The art scene in Havana is #thriving. There are paintings for sale on the streets and at a marketplace inside a warehouse along the water near the train station. 1. My boyfriend and I went to Fusterlandia, a group of homes covered in tiles by local artists, named after Jose Fuster. They sell original artwork from a gallery in the main house. 2. We then went to the Parque Almendares, with vibrant green vines that draped down from above and the giant, twisted trees, with roots the size of fire hoses falling from branches in every direction. There is a tiny structure near the main giant tree (you'll know what I mean). If there's someone there, ask for a pina colada. Not joking. It was the best one I had the entire time. Made with milk and cinnamon. And served without alcohol. You drink a bit of it and then pour in as much rum as you want for your drink. My taxi driver, my boyfriend and I all enjoyed one after taking pictures in front of the tree. 3. The Colon Cemetery (or the Cementerio de Cristobal Colon) is one of the must beautiful cemeteries I've ever seen. It was built in the 1800s and is one of the biggest in Latin America. It's yuuuuuuuge. Seriously. It's 140 acres. So I don't recommend walking all of it. You have to pay a small fee near the entrance and then you can wander the grounds. 4. The Callejon de Hamel is a street dedicated to African artwork and culture in Cuba. They displayed paintings, sculptures, poetry outside.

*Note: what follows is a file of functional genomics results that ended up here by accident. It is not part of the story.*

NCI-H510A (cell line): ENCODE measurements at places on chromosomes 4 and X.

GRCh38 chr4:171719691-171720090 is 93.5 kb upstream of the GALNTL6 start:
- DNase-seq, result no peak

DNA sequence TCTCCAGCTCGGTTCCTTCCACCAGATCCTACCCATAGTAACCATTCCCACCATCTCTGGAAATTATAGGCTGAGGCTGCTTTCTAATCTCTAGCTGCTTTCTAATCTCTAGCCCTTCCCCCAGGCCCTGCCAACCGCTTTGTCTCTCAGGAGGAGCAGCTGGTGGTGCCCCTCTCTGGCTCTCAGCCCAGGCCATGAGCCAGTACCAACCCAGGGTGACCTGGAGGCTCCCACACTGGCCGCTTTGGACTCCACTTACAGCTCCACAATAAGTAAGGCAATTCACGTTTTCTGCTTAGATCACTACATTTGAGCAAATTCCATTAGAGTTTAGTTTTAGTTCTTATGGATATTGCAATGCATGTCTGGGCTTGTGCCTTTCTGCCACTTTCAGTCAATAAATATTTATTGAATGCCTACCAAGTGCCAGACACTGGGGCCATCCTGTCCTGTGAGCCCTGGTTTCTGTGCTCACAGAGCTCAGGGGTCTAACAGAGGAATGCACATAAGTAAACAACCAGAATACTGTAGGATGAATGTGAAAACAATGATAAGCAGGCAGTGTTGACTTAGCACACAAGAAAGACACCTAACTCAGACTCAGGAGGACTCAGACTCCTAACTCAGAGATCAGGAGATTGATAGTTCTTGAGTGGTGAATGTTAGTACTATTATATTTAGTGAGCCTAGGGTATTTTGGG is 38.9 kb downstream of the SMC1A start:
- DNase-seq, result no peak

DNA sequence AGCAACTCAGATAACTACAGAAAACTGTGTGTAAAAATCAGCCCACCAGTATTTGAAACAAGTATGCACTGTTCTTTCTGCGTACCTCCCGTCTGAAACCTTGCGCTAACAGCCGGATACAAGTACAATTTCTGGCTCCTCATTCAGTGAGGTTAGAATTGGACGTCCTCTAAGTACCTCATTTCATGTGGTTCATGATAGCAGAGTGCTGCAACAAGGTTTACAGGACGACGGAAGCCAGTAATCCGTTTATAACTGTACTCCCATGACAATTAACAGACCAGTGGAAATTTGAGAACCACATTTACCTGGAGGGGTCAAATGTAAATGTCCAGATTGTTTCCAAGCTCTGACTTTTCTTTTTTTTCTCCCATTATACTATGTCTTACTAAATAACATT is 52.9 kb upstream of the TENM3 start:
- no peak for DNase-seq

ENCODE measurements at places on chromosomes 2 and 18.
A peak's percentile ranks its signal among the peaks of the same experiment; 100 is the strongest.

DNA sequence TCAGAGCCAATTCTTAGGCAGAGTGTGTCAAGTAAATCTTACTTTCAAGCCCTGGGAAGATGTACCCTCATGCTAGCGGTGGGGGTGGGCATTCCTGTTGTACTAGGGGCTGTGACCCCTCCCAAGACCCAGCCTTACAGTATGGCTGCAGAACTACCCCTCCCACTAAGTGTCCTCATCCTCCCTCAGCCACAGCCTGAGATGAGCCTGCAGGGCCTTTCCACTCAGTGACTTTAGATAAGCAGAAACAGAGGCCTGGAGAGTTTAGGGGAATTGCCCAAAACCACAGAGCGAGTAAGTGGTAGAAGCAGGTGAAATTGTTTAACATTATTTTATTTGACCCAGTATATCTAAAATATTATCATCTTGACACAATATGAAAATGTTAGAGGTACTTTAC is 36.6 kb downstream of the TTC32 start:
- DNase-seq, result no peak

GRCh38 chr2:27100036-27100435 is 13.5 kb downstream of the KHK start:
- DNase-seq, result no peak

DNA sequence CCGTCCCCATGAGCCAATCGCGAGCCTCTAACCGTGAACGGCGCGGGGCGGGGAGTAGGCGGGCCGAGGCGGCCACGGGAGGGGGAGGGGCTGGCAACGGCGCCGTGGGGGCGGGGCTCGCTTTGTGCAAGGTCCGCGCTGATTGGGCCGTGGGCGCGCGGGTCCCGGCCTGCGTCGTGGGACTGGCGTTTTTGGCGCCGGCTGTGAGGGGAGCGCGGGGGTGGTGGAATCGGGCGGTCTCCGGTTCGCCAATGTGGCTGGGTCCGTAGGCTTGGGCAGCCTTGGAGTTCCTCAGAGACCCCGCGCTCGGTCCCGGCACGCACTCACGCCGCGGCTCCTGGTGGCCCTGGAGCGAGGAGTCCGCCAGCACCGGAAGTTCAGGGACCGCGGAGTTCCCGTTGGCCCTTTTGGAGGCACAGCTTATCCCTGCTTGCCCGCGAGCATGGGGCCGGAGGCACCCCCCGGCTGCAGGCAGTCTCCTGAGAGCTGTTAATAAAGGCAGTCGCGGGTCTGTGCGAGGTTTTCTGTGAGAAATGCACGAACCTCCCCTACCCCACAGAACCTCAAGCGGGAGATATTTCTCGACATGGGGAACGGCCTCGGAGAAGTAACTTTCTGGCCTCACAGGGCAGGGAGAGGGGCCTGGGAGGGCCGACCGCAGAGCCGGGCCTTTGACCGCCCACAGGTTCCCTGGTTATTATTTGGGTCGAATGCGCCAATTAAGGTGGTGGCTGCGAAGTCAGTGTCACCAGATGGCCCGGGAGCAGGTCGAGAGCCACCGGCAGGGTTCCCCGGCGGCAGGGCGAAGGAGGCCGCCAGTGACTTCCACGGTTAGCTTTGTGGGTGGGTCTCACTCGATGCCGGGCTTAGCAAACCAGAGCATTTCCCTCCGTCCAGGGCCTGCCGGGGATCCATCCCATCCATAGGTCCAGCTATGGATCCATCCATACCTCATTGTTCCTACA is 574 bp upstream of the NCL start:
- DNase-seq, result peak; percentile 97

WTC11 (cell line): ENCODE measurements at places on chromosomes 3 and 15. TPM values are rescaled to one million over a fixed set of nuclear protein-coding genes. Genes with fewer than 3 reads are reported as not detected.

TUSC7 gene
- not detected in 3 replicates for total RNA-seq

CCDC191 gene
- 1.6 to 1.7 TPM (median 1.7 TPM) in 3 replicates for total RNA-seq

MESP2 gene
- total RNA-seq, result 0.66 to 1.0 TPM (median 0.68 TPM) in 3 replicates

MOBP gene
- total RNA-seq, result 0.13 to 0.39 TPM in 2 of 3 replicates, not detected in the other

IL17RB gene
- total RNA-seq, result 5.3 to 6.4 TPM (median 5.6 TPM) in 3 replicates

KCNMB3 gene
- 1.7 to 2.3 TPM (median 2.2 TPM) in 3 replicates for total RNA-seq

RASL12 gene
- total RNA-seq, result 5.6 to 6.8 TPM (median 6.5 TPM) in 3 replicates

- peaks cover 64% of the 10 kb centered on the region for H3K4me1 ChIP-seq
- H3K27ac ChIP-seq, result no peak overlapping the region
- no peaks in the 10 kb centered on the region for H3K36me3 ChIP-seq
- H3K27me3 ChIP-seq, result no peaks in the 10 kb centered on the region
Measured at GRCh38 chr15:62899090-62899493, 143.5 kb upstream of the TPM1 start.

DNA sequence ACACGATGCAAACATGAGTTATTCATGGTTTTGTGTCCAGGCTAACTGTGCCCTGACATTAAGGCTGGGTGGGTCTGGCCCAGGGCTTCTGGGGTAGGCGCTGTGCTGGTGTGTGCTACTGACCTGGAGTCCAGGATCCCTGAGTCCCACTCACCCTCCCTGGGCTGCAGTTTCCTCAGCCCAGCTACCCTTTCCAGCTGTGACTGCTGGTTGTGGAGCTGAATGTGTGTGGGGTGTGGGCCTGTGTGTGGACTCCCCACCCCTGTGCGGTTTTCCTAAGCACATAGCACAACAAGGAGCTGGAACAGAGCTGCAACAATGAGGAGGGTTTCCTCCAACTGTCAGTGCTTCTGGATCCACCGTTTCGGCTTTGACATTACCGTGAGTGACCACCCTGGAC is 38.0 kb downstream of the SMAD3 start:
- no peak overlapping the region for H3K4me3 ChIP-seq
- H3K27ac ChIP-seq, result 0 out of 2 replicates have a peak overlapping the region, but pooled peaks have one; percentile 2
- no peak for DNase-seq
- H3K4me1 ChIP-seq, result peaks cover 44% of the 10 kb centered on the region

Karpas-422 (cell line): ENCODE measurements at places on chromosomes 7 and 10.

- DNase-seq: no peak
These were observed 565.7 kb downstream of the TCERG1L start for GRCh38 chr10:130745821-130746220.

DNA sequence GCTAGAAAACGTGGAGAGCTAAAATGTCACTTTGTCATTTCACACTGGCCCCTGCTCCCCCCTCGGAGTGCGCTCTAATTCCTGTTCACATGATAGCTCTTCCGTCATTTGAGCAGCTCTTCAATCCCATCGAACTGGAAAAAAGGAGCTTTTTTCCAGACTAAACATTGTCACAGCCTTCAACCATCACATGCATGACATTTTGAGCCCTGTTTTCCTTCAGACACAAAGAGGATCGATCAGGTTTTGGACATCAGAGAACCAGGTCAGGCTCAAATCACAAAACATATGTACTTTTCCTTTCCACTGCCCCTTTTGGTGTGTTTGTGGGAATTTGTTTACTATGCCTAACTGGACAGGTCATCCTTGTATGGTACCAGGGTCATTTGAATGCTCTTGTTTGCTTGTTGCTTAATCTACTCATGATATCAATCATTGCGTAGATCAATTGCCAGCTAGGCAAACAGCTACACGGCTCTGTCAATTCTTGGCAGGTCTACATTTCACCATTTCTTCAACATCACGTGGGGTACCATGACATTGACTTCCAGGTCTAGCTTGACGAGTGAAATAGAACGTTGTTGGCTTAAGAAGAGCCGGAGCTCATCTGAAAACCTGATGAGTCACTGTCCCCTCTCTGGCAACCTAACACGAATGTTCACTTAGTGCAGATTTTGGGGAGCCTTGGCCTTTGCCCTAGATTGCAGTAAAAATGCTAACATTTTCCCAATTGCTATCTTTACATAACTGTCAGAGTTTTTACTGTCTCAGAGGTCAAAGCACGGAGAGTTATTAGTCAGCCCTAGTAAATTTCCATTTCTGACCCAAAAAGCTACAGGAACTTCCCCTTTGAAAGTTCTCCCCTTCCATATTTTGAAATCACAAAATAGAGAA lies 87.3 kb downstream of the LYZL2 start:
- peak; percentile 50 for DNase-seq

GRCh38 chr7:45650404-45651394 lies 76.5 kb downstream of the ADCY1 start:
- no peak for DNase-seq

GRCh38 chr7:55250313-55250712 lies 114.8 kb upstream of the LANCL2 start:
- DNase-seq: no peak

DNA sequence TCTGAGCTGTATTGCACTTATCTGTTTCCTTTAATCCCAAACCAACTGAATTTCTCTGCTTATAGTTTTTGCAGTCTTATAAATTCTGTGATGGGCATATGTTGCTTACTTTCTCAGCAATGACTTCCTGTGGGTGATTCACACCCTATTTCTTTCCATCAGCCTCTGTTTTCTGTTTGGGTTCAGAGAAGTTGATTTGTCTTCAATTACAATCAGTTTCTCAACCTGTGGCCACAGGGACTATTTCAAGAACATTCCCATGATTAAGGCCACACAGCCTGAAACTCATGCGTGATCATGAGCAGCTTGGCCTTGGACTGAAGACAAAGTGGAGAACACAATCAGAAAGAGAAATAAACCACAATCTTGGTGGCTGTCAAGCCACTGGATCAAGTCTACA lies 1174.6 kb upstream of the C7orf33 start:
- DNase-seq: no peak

Photos from top to bottom:

Row 1: Fusterlandia

Row 2: Parque Almendares

Row 3: Colon Cemetary

Row 4: Callejon de Hamel


Taking a tour: Rum, tobacco and #views

My boyfriend and I decided to take a day trip to Viñales and the outskirts of Pinar del Rio (the capital of the eponymous province) so we could become immersed in #culture. #eager 

We went to a rum factory, a tobacco farm, the Indian Caves, and a mountainside mural (Mural de la Prehistoria).


Around Havana in photos

And last but not least, check out all of the pictures I took with my disposable camera.


How to sniff out a fake cigar

  • Check the labels: Are they stuck on seamlessly and perfectly? Is there visible glue holding the label on? If there is the slightest imperfection, the cigar would not have been deemed OK to sell. 
  • Check the spelling: It might look like the cigar company's logo, but check closely. Does the letter "O" in "Cohiba" have a slight mark over it? Fakes will have minute changes to the original spelling. Some letters may be altered. 
  • Learn more here because I'm no expert!
Fake cigars on the table in an apartment in Havana

Fake cigars on the table in an apartment in Havana



  • There were more food options than I thought there would be. Lots of pork and chicken and rice and beans. But there were Italian, Chinese and other types of restaurants as well. If you're walking along the Malecon (the oceanside roadway), stop at the historic Hotel Nacional. They have an outdoor restaurant and peacocks roaming the grounds. But less than a 10 minute walk away, there's the Cafe Laurent. It was the best meal I had the entire trip. We ordered fish, risotto, and other dishes, and enjoyed the view.